With American Thanksgiving now in the rearview mirror, let’s look back at the biggest challenges the insights industry tangled with this month, including new privacy rules in California and at the Federal Trade Commission (FTC); some wins, losses and new laws in California; and new federal labor rules that could treat research subjects receiving incentives as if they are employees of research companies.
The leading trade association for the insights industry shared in its final thoughts with California’s regulator on rules implementing the California Privacy Rights Act (CPRA), particularly noting that it does not believe that the drafters of the law intended to restrict audience measurement and expressing concerns about the quick turnaround between the rules' completion and their enforcement.
The Insights Association (IA) and a dozen other data-driven industry groups called upon Congress to “pass a national privacy law that protects all Americans,” and urged the Federal Trade Commission (FTC) to “halt its current rulemaking” on “so-called ‘commercial surveillance’ and ‘lax security practices.’”
Consumer data privacy and security concerns, including progress towards a new trans-Atlantic data deal, a new law in California and proposed rules in California and at the FTC, were top of mind for the insights industry in October. In addition, concerns about draft U.S. Department of Labor regulations impacting research subjects’ status as independent contractors, and miscellaneous other new laws, remain salient.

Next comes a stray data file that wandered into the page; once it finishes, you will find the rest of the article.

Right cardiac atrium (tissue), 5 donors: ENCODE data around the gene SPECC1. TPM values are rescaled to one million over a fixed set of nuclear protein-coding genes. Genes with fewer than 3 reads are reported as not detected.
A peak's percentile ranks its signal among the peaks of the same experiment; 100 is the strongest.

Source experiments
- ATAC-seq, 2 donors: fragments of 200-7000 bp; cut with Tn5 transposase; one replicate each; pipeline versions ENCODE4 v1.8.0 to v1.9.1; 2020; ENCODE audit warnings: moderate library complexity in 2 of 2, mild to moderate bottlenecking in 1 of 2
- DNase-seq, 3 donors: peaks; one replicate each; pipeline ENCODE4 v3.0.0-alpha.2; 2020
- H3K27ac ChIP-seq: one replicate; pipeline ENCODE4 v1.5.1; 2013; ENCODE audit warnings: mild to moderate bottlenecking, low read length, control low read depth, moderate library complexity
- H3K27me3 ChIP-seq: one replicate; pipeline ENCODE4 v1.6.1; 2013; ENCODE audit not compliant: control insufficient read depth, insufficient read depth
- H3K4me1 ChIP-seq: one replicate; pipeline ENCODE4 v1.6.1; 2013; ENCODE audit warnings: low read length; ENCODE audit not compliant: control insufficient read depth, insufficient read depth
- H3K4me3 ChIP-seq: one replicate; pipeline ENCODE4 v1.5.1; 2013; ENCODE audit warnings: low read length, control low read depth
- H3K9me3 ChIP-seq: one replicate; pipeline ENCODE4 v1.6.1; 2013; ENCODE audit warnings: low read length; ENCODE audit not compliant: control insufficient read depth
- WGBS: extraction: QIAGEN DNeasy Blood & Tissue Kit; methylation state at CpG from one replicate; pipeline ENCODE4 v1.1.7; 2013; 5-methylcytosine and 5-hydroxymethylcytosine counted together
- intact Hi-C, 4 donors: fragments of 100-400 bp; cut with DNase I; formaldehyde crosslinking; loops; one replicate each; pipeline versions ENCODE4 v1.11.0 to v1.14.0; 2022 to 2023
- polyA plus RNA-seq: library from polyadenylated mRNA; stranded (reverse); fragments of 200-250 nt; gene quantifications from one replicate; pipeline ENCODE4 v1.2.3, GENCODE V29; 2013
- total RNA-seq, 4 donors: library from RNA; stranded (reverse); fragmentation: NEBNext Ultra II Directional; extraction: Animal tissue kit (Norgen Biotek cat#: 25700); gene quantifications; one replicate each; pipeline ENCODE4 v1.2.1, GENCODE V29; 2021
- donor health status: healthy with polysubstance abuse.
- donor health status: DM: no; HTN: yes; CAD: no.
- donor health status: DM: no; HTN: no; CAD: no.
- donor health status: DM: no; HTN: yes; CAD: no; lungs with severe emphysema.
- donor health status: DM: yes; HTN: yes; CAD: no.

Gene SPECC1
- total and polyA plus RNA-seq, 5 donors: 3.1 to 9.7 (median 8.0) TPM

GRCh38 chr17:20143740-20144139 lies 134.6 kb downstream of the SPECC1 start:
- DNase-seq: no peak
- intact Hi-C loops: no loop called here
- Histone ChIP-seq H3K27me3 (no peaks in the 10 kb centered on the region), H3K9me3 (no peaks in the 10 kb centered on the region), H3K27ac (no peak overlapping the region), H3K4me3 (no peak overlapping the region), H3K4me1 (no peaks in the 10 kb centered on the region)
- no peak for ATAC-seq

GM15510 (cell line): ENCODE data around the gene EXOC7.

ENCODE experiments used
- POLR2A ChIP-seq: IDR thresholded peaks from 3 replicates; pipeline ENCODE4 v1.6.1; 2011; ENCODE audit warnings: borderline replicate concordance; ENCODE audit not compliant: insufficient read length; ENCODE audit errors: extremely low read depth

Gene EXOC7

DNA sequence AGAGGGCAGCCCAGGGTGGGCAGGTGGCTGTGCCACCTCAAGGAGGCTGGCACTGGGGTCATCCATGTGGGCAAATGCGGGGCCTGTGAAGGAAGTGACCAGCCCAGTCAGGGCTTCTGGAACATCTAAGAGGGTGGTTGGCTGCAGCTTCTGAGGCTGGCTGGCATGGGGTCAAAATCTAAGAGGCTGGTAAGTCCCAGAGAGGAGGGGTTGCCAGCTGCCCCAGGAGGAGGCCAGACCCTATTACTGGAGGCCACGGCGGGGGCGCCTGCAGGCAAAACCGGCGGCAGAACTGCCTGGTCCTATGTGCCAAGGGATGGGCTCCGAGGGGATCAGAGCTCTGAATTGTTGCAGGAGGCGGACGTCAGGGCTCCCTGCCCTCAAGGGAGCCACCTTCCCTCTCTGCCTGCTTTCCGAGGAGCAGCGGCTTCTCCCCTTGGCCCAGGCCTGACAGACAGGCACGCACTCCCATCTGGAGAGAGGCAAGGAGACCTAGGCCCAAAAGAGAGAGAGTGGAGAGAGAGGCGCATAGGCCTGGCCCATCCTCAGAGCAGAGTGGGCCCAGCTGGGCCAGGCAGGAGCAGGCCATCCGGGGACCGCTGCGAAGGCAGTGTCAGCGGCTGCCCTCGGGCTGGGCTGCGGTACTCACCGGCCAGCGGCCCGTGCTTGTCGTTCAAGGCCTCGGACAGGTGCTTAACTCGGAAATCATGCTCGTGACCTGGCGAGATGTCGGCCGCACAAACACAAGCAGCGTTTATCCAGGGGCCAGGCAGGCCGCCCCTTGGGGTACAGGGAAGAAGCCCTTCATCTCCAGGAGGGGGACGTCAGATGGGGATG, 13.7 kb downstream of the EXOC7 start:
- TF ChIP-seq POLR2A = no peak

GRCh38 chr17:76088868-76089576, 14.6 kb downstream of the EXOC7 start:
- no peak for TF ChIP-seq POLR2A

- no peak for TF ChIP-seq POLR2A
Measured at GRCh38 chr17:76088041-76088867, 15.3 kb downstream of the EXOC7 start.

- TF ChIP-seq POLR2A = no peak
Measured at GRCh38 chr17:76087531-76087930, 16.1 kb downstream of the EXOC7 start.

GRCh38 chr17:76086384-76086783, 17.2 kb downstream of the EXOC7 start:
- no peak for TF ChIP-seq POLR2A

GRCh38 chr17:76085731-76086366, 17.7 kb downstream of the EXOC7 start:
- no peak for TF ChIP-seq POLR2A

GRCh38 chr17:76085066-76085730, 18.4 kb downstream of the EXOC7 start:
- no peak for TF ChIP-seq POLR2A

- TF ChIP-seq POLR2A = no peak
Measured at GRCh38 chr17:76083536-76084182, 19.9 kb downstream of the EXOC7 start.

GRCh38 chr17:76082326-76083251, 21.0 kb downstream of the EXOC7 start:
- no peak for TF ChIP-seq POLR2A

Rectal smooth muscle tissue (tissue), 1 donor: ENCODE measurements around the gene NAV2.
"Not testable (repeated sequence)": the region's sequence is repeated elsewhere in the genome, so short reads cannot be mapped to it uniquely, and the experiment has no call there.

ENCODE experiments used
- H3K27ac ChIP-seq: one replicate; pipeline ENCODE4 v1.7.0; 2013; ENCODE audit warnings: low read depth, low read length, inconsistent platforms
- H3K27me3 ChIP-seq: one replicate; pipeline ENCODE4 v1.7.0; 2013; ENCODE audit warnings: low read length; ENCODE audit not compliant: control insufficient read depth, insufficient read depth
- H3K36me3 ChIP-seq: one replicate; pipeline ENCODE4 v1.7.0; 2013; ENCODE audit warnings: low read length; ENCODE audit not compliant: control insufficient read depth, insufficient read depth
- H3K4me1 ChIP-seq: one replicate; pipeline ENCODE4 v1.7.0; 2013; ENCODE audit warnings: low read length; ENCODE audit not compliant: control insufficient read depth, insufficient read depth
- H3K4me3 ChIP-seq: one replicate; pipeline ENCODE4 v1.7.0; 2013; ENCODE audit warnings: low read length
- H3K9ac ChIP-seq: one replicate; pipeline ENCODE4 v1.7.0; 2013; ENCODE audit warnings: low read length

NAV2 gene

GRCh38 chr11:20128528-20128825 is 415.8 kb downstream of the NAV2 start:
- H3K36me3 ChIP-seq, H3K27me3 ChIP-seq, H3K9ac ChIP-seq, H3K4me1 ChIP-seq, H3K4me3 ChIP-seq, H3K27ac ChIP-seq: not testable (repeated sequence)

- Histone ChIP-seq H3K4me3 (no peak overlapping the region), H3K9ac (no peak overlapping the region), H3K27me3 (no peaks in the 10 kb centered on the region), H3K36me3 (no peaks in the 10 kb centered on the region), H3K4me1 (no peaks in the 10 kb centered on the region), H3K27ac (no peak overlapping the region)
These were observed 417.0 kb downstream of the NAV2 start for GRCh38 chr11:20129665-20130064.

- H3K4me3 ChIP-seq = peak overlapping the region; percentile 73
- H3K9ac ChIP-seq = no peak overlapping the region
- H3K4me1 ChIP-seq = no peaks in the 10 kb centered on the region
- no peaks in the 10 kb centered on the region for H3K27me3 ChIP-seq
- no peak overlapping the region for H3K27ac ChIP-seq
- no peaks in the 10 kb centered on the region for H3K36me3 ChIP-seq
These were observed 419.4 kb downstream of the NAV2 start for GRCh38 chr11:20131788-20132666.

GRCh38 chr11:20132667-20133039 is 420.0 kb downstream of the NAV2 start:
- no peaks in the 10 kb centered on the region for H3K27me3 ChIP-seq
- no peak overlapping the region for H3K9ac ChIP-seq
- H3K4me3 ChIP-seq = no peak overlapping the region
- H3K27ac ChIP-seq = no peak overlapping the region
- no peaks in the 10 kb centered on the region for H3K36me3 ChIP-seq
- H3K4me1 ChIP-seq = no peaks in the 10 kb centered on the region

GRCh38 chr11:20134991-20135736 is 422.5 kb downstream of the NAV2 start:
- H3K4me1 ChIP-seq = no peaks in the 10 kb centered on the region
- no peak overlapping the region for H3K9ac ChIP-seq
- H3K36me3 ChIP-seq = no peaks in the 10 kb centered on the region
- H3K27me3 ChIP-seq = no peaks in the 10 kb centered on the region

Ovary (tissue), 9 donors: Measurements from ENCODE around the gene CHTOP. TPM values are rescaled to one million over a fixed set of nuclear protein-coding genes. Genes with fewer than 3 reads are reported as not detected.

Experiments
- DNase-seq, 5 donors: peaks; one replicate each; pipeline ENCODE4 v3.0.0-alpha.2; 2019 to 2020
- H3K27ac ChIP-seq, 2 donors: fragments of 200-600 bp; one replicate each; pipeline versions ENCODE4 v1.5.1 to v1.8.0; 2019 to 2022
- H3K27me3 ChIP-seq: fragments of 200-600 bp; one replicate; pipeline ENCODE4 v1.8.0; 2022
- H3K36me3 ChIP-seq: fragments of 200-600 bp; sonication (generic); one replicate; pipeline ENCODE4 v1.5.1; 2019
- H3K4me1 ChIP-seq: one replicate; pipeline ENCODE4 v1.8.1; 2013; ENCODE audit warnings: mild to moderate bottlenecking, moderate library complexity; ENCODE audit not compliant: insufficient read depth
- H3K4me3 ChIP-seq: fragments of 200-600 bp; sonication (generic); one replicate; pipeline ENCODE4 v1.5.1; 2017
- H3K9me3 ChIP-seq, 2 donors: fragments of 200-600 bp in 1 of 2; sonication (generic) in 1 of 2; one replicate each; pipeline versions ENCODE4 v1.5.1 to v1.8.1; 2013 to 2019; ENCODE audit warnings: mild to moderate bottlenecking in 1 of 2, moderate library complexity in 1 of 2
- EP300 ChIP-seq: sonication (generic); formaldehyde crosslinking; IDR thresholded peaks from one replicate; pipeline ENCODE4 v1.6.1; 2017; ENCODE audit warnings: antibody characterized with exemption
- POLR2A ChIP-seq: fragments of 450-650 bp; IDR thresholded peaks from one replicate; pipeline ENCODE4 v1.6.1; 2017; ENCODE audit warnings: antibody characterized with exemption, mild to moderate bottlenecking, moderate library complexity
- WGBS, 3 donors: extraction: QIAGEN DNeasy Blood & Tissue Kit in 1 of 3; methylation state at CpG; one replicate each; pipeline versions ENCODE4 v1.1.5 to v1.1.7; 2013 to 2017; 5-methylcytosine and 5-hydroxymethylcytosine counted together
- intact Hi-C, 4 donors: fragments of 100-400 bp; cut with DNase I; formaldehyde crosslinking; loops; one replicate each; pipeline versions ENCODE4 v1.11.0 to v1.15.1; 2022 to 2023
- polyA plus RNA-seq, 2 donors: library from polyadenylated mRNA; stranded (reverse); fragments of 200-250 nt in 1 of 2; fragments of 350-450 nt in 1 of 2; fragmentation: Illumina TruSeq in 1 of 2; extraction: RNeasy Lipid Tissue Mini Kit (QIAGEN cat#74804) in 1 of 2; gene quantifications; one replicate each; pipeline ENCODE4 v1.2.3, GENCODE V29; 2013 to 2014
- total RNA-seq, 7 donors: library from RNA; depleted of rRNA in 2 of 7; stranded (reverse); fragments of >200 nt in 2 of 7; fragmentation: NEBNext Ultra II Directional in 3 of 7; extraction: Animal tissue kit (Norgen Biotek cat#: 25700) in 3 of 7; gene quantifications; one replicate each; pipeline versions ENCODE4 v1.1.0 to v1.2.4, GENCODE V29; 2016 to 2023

A new report from the Information Technology Industry Council (ITIC) offers recommendations "on facilitating public trust in and understanding of" artificial intelligence (AI) systems.
The President just signed an executive order on government surveillance that should pave the way to an operable trans-Atlantic data transfer deal with the European Union (EU) by spring 2023.
Four Democrats in the U.S. House and Senate urged the Federal Trade Commission (FTC) to step up “efforts to implement strong privacy safeguards that effectivity protect children and teens online, including fulfilling your obligation to update regulations under the Children’s Online Privacy Protection Act (COPPA).”
The Insights Associations joined nearly 20 business groups asking for two more months to respond to a Federal Trade Commission (FTC) push for extremely broad new privacy rules that could rope in most aspects of the insights industry's work.
Howard Fienberg |
30 Sep, 2022 |
, data privacy
, data security
, human resources
, healthcare |
Government Affairs |
Temperatures may be cooling as the calendar turns to autumn, but legislative issues are heating up as lawmakers get back to work following summer breaks. Here are some of the key issues we're engaged with at the national and state level on your behalf...
The Insights Association has worked throughout July and August to improve a comprehensive federal privacy bill that passed out of committee in the U.S. House, counter a harmful bill in Delaware, and urge changes to California’s pending state privacy regulations. Also, IA’s campaign for transparency in the Census Bureau’s Ask U.S. Panel project, which would compete against the insights industry, has spurred Congressional action.